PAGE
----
Farming Philosophy

We are passionate believers in the value of CSA for both farmers and consumers.  This rapidly growing movement offers lots of hope for farmers to gain better marketing options for their products and for consumers to gain access to healthier locally grown food.  Perhaps one of the greater values of CSA is its potential to strengthen local communities by encouraging farmers to relate more closely to their customers and for their customers and their children to make stronger connections to the source of their food.

fruit-box-produceCommunity Supported Agriculture, in it’s simplest form, works much like any subscription service which most of us already use regularly, for example a newspaper or magazine.  The CSA customer pays the farmer an agreed upon amount of money (the subscription price) before the yearly growing season begins, and gets a box or bag of the farmers products at regular intervals for a specified period of time (the duration of the subscription) which usually is delivered to a central pickup location and expires at the end of the growing season.  Just as the contents of a newspaper or magazine can vary from week to week, so also can the contents of a CSA subscription vary as crops are planted, grown, and matured during the growing season. Though any CSA membership works                                                      much like a subscription and is sometimes called                                                          that, it can be much more.

CSA membership provides a unique way for you and the farmer to relate closely. You benefit by getting fresher food and usually at a better price than can be found at health food stores carrying organically grown produce.  CSA farmers and consumers can benefit mutually from the social contact and positive relationships that often develop as they work together.  CSA farmers usually encourage their customers to visit the farm (and bring children along) at least occasionally in order to see first hand how the farmer grows their food. The money paid for CSA membership goes directly to the farmer instead of to a string of wholesalers, shippers, processors, and retailers (middlemen) who usually capture most of the food buyer’s dollar, leaving little for the farmer.  The farmer benefits by getting paid early in the growing season, and by getting more for his product than he would if he sold his product as a commodity through conventional marketing channels.  

Glen Eco Farm is a small diversified farm where we strive to follow sound ecological principles based on the concept of “sustainability” as we cultivate market gardens and care for poultry and livestock.  For the upcoming 2020 growing season we plan to have approximately 3 acres in diversified vegetable and small fruit production, and 100-150 egg laying chickens.  We practice crop rotation, mulching, and the application of manures and composts to maintain soil fertility.  We rely primarily on beneficial predatory insects, biologically produced pesticides, and wintertime pasturing of chickens on garden areas to control (but not eradicate) insect pests and plant diseases. We may use an antibiotic to treat the occasional acutely sick animal, or apply a small amount of chemical insecticide to heavily infested young plantings of some crops, or a herbicide as spot treatment for the most persistent perennial weeds (usually in fencerows or along field borders), but we use these things sparingly, carefully, and only as a last resort. We never apply chemical sprays close to harvest or in any way that poses risk of contamination of food or the environment. If a biological or organic fertilizer or pest control product is available and cost effective, we prefer to use it as an alternative to conventional products.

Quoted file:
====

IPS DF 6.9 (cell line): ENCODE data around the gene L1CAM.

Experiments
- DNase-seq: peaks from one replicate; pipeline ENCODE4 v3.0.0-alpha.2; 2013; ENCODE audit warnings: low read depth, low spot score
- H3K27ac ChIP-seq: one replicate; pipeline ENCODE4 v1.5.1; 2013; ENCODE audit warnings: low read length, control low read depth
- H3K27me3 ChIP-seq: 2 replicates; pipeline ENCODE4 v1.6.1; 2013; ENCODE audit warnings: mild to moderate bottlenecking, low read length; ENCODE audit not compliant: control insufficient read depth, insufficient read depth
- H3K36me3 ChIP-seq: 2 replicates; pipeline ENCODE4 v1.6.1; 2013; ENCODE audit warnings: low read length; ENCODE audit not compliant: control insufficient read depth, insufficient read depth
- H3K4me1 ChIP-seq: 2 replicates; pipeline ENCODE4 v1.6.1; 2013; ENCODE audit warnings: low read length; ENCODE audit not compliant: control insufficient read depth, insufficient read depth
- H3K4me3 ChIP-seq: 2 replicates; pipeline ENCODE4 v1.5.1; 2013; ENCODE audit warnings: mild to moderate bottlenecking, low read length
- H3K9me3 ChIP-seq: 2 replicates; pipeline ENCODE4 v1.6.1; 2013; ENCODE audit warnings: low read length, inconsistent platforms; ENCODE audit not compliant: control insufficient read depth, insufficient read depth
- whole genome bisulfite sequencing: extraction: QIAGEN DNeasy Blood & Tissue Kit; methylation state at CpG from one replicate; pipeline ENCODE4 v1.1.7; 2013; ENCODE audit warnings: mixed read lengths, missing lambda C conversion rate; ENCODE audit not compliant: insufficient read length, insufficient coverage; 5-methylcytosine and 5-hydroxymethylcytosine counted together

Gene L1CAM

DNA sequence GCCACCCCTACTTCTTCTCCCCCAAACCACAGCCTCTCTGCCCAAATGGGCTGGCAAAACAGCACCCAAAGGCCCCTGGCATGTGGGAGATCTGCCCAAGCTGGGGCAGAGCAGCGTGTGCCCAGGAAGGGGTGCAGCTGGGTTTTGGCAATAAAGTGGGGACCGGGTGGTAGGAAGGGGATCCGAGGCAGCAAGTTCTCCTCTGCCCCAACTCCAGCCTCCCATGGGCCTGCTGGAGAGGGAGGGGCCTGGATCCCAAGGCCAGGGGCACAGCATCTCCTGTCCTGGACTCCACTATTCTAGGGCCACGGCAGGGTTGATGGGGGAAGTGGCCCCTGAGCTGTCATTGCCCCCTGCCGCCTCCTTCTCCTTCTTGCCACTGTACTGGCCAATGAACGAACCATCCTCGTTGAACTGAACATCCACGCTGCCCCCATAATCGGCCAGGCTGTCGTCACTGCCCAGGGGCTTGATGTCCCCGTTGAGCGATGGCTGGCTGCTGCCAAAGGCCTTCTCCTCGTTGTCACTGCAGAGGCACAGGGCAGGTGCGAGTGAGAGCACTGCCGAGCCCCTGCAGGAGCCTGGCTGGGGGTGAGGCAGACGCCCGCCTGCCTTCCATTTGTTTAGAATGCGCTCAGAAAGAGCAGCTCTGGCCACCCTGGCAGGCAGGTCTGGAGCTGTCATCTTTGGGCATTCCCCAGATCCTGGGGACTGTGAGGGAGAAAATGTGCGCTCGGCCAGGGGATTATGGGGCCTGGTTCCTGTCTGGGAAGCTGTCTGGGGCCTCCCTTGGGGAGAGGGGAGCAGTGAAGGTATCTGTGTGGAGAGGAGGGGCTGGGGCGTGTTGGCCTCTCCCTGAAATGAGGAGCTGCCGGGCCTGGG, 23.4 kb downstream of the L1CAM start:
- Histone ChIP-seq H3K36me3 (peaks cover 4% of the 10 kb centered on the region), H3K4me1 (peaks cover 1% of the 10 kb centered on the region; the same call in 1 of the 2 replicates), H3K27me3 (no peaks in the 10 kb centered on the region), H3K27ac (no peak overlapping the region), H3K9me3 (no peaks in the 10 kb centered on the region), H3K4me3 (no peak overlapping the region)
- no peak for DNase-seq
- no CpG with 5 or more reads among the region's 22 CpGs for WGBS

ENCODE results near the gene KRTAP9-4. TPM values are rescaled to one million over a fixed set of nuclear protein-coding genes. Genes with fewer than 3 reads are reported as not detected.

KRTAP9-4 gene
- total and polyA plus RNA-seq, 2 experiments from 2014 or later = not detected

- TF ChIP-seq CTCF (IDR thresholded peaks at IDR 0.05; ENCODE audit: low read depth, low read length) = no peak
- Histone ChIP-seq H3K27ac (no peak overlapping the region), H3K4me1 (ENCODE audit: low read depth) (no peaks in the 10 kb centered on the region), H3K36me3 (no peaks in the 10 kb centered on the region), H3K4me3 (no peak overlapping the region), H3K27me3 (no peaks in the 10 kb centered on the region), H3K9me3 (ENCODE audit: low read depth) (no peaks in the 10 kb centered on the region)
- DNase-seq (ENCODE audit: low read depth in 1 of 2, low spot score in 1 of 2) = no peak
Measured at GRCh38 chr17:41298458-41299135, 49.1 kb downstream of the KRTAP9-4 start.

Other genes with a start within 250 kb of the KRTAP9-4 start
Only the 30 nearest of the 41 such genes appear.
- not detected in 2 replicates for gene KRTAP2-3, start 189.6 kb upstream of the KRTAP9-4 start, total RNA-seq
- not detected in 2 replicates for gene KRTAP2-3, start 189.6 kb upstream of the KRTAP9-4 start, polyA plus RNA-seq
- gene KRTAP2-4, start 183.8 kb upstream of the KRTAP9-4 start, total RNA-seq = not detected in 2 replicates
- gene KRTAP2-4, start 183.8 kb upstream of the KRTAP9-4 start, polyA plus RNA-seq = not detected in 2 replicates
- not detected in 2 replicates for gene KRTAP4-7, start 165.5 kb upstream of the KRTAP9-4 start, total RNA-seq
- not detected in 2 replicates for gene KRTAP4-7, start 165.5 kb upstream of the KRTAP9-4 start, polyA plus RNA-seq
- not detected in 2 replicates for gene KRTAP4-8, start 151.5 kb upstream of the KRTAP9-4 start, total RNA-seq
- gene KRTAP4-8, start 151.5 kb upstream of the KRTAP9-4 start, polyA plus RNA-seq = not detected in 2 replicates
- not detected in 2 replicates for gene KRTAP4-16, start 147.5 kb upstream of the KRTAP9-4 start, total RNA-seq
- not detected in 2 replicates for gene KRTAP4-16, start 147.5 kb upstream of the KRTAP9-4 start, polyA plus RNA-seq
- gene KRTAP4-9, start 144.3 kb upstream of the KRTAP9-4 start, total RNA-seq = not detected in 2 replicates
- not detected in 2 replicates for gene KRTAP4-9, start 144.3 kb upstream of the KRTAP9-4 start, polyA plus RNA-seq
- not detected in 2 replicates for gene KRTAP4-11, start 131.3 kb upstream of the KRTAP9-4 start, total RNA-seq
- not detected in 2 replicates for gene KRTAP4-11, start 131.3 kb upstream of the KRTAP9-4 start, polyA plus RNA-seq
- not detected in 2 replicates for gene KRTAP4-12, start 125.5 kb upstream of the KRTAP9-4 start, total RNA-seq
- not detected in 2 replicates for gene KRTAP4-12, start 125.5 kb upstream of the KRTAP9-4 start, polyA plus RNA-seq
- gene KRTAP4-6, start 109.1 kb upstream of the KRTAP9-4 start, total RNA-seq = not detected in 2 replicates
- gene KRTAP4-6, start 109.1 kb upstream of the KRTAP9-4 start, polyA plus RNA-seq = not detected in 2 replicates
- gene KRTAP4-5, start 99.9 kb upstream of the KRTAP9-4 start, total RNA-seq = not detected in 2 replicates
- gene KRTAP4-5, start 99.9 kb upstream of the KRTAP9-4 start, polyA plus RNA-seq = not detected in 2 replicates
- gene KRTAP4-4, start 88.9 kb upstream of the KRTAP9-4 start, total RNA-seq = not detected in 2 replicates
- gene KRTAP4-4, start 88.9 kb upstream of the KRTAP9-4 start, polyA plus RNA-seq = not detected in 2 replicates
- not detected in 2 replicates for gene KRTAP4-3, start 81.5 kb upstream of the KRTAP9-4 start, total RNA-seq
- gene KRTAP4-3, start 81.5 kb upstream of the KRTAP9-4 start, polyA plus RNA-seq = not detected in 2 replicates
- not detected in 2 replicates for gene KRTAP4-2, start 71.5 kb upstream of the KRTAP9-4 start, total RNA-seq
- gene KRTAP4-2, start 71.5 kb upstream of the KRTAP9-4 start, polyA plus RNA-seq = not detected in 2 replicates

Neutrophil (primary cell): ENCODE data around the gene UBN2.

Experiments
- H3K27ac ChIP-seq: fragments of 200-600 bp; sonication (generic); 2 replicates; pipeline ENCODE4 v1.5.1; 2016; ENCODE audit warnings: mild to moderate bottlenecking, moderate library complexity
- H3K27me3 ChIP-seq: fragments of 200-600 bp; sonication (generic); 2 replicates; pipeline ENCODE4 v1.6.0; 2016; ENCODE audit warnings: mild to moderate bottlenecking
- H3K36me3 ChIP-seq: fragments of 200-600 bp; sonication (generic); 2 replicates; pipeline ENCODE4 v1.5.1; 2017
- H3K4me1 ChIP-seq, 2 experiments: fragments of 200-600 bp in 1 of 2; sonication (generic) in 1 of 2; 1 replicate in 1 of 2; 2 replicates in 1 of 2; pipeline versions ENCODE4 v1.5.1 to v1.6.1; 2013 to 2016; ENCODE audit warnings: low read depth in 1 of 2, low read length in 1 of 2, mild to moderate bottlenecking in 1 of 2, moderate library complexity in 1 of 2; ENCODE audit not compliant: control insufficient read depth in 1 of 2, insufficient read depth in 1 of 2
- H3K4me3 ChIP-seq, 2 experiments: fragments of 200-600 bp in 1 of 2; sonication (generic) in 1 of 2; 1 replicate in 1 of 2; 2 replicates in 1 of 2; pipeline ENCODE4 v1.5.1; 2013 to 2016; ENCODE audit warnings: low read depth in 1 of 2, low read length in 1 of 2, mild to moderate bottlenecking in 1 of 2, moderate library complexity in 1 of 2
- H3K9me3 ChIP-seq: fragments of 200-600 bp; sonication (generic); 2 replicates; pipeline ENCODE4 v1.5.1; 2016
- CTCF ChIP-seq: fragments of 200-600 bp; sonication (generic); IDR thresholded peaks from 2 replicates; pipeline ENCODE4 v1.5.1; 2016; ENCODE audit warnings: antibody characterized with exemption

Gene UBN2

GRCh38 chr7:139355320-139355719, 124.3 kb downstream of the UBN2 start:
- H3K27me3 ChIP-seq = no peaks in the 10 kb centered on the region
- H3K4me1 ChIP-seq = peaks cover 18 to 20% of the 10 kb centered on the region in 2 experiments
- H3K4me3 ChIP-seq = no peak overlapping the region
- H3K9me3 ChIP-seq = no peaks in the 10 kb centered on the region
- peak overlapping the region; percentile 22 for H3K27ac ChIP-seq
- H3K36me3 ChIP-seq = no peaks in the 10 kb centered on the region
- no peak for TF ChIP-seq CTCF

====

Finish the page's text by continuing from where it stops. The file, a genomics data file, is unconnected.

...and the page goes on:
We believe in God as the creator and sustainer of everything in the natural realm and see ourselves as the caretakers and stewards of that small part of that natural realm (our farm) entrusted to us, a sacred responsibility.  We regularly seek God’s guidance and grace as we go about the task of attending conferences and other educational events in order to broaden our knowledge about sustainable agriculture, managing and working our farm, and relating to those people with whom we associate and who are nourished by our farm’s products. We are long time members of Virginia Association for Biological Farming.

                                                Marlin & Christine Burkholder